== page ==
Solved Why the C language outputs are not as I think?

May 7, 2018 at 06:09:12
Specs: Windows 7, i5 2520M / 8 GB
I am a beginner for C language, I get a sample C program as below:
--------------------
#include <stdio.h>
#define SQUARE (X) X*X
#define PR(X) printf("macro is %d\n", X)
main()
{ int A=4;
PR(SQUARE(A)); -- original answer is 16. It's same as mine.
PR(SQUARE(A+2)); --original answer is 14. but my output is 36.
PR(SQUARE(++A)); -original answer is 36, but my output is 25
PR(100/(SQUARE(2));-original answer is 100, but my output is 25
}
--------------------

the final outputs are not as I think. Could anyone why? or the original answers are wrong. Thanks!!


See More: Why the C language outputs are not as I think?

Reply ↓  Report •

#1
May 7, 2018 at 07:57:18
Your outputs are correct.

So what are these "original answers"?


Reply ↓  Report •

#2
May 7, 2018 at 08:24:55
✔ Best Answer
Presumably "original answer" -> what the program gives, and "my output" -> what the OP thinks the answer should be.

The C / C++ preprocessor just does a find & replace. So after going through the preprocessor, your main() becomes:

main()
{ int A=4;
printf("macro is %d\n", A*A); -- original answer is 16. It's same as mine.
printf("macro is %d\n", A+2*A+2); --original answer is 14. but my output is 36.
printf("macro is %d\n", ++A*++A); -original answer is 36, but my output is 25
printf("macro is %d\n", 100/2*2);-original answer is 100, but my output is 25
}

So the first's result is as you expected.
The second one follows order of operations, and you have 4+8+2 = 14.
I believe the third attempt is undefined, so you get whatever the compiler wants to give you.
The final case has the division and multiplication cancel each other out.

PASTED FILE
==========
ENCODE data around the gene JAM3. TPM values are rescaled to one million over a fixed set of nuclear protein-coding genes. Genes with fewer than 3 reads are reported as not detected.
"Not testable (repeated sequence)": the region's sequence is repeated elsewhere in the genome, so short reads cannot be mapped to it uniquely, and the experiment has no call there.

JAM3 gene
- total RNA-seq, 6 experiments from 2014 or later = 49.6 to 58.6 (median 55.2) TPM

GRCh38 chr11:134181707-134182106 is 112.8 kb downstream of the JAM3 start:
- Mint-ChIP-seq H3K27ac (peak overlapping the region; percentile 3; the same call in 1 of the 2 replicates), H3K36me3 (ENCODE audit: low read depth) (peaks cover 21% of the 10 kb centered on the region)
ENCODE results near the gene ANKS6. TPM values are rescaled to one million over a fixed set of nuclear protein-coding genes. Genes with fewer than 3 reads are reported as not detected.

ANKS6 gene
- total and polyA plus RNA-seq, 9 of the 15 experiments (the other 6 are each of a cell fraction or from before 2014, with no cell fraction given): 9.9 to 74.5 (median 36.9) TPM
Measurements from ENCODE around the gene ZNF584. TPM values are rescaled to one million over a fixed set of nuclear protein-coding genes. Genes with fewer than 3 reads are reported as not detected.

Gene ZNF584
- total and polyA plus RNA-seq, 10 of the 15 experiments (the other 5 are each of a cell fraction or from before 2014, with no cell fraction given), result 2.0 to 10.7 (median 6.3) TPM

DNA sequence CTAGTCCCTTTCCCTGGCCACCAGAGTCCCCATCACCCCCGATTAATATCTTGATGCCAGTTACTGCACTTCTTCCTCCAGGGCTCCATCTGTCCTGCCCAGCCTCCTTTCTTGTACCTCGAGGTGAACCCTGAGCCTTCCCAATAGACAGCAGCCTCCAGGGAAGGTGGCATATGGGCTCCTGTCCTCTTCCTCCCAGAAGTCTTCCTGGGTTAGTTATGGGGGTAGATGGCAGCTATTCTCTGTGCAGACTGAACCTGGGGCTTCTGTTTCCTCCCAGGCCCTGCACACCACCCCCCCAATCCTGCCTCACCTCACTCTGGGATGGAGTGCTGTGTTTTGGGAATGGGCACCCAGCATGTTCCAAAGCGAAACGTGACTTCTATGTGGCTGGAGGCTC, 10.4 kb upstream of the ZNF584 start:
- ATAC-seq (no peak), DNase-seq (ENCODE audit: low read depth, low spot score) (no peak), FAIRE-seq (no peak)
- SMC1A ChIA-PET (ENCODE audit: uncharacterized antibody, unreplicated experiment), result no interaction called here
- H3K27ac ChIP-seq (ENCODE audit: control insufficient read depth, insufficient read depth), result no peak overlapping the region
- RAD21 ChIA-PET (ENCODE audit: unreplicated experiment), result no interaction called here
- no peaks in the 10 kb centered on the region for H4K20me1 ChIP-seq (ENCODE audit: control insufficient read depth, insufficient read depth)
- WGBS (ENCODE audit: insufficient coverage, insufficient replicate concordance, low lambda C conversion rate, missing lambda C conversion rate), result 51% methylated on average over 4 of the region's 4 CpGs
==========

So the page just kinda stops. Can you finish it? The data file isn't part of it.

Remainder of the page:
How To Ask Questions The Smart Way


Reply ↓  Report •

#3
May 8, 2018 at 00:36:28
thank you for your assistance.
Could you explain more about ++A*++A. I am little confused.
wangw

Reply ↓  Report •

Related Solutions

#4
May 8, 2018 at 09:03:18
I don't normally deal in C/C++, so I'm not exactly the best resource on sequence points. Basically, all side effects (such as incrementing A from the ++A) must occur within a certain window, but it can happen at any time within that window. In your case, the only two guarantees you have is 1) two ints will be multiplied together, resulting in an int; 2) by the time you execute printf(), A == 6. To be honest, I'm not even sure that second guarantee exists.

Best explanation I've seen comes from this Stack Overflow question, which also tells me sequence points are no longer called "sequence points," but that the behavior is mostly the same.

Your SQUARE(X) could definitely use some work, and you could eliminate the wrong answers you're seeing for cases 2 and 4, but the third case will never be well defined. So the real takeaway from this thread is to use functions instead of macros.

How To Ask Questions The Smart Way

message edited by Razor2.3


Reply ↓  Report •

Ask Question